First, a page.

I get asked this question more than any other when someone finds out that I am a surveyor. Well there isn’t an easy answer but I thought I would try to explain it the best I can.
Surveying is like investigating a crime scene, the more evidence you find the more likely you will arrive at the correct solution. If you don’t gather ANY evidence you are basically guessing the outcome. If you gather evidence for weeks before making your decision you will likely come up with a different solution than someone who investigated for only a few days.
I know, take it easy there CSI-okie! However, the similarities are actually quite common. Evidence that surveyors gather might be historical. Some of it might be mathematical. Some of it might even be biological. But all of it combined, will lead to a more certain solution.
Let’s say that a CSI investigating a crime didn’t have access to a certain eyewitness than another CSI did have access to. The first solution is not going to be as certain because a key piece of evidence was missing. If a key piece of evidence is not available to one surveyor that is available to another, you can almost guarantee a different solution from each of them.
The problem with some of the physical evidence that surveyors have to examine is that it is often quite old and has deteriorated to a point that it cannot be relied upon. Another problem with our evidence is that not all of it is recorded in the public records thus making locating it difficult at best.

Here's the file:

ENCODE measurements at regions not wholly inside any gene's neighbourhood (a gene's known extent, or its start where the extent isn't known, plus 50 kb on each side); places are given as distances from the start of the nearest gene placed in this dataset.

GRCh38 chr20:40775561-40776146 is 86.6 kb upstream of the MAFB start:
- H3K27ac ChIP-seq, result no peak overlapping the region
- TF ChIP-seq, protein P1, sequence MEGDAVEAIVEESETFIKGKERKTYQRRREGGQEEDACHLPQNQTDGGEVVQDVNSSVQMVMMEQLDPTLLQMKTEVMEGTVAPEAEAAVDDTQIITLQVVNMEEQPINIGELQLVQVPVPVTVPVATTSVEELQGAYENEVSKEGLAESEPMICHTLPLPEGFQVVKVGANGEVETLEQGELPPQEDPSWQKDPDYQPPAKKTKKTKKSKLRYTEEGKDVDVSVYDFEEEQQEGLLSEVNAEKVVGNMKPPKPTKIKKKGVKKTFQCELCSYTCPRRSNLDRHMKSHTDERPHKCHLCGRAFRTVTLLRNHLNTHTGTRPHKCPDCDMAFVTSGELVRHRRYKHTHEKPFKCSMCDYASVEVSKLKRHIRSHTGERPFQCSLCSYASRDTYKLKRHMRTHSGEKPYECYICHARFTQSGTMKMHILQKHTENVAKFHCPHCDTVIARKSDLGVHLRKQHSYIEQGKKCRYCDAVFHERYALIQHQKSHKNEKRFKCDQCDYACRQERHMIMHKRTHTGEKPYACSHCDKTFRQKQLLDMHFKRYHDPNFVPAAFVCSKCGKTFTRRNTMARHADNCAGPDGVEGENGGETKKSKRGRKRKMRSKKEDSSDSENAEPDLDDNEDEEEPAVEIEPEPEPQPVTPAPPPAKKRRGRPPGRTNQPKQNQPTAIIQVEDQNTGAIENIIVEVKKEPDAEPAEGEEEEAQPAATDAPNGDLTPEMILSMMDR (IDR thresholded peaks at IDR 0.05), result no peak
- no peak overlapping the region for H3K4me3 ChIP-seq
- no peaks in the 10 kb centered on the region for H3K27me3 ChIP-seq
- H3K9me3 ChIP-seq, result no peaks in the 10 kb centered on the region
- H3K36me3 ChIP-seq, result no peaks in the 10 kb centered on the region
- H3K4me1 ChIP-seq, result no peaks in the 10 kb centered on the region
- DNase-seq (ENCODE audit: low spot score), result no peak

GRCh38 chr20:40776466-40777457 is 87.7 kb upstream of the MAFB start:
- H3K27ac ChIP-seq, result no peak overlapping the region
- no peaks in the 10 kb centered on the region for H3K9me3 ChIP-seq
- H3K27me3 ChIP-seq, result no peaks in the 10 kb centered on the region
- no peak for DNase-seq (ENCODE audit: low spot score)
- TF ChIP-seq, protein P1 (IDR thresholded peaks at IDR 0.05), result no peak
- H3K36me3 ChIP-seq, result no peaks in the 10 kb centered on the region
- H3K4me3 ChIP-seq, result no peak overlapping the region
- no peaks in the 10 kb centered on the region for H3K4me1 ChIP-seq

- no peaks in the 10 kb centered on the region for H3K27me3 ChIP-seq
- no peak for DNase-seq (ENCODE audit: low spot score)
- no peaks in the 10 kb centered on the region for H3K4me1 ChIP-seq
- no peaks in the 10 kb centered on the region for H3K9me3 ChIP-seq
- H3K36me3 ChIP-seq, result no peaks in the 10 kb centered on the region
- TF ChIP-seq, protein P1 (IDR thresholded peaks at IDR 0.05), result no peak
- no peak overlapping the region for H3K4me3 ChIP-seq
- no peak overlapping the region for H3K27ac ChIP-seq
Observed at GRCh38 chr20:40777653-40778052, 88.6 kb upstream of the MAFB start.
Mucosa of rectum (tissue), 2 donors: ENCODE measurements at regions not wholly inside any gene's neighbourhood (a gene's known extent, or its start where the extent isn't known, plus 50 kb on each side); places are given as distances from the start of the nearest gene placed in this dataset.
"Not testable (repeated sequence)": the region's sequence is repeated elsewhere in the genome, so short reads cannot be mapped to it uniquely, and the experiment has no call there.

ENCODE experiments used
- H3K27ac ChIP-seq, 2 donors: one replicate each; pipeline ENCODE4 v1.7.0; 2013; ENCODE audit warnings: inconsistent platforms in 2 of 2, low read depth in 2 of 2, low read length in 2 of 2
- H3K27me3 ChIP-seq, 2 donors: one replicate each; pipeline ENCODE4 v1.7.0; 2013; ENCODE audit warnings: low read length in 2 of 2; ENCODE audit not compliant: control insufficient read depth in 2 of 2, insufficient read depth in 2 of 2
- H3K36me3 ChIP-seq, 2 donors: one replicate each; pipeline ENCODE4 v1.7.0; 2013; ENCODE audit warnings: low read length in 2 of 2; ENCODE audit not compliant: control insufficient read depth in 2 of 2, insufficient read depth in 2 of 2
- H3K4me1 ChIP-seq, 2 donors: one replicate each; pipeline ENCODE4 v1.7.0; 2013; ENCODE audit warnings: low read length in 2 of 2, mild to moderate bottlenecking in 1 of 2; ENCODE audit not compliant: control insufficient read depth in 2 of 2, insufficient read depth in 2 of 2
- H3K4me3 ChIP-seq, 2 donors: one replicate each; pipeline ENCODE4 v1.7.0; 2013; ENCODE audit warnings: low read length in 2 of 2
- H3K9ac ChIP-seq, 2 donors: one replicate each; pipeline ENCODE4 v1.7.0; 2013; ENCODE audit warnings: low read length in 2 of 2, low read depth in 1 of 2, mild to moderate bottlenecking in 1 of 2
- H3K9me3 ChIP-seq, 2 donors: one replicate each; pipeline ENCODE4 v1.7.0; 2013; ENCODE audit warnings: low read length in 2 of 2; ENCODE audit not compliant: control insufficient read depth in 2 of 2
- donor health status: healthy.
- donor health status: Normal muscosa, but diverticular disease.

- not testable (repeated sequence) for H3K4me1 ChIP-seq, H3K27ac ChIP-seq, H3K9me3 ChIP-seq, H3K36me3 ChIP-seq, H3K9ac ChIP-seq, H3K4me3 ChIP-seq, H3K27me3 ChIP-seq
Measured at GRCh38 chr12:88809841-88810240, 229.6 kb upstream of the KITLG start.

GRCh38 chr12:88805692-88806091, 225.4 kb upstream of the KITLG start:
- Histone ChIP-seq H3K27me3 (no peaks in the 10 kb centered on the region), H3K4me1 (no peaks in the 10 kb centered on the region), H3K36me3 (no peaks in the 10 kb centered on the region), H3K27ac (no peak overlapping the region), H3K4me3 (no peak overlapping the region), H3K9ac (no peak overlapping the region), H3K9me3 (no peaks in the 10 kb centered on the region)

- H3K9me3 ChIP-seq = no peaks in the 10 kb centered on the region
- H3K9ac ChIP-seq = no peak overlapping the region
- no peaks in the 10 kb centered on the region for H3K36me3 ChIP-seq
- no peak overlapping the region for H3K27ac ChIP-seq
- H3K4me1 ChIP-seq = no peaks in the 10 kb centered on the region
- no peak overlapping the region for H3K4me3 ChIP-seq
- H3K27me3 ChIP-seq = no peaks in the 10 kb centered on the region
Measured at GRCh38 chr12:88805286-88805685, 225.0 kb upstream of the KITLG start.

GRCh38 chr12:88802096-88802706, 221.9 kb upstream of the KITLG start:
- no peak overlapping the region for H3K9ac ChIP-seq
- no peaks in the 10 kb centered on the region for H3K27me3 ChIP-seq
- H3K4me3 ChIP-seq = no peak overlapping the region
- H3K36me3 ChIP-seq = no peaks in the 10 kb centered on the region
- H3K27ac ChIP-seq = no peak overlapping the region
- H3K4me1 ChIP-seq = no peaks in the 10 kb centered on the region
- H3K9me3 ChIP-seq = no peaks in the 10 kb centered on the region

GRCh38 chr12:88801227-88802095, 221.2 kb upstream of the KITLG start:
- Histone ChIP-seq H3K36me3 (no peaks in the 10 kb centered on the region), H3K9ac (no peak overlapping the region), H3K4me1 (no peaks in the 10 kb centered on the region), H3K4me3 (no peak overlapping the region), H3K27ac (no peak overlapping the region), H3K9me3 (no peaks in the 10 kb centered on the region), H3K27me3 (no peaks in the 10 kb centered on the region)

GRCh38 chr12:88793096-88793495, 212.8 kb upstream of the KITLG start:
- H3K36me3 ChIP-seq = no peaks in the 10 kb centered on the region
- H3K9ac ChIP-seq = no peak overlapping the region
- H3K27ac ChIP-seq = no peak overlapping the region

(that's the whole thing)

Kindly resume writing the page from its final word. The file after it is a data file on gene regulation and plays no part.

Quite often I hear someone say "I am sure my property has been surveyed before”. The problem in Oklahoma is that there is not a requirement to record surveys so even if it had really been surveyed, the only evidence of such a survey is in the prior surveyors office. If one surveyor happens to have such a prior survey available that another surveyor doesn’t they could very likely arrive at two different solutions.
What can you do if you are having your land surveyed and want to avoid such issues? First, always have an open conversation between you, the neighbor and the Land Surveyors prior to the work (investigation) beginning. The neighbor might have some valuable evidence that you or your Land Surveyors might not have access to, such as an old survey or a picture of their grandpa standing next to a big survey marker. This kind of evidence is known as parole evidence and is often overlooked by surveyors but is often as important as finding monuments in the ground.
So, if you hear someone say "Why can’t surveyors ever agree” just remember surveying is not an EXACT science. Although the rules are rigid, the interpretation of the data (evidence) is subjective and two surveyors may interpret that data in two different ways. Much like two attorneys can, and do, interpret a law in two different ways.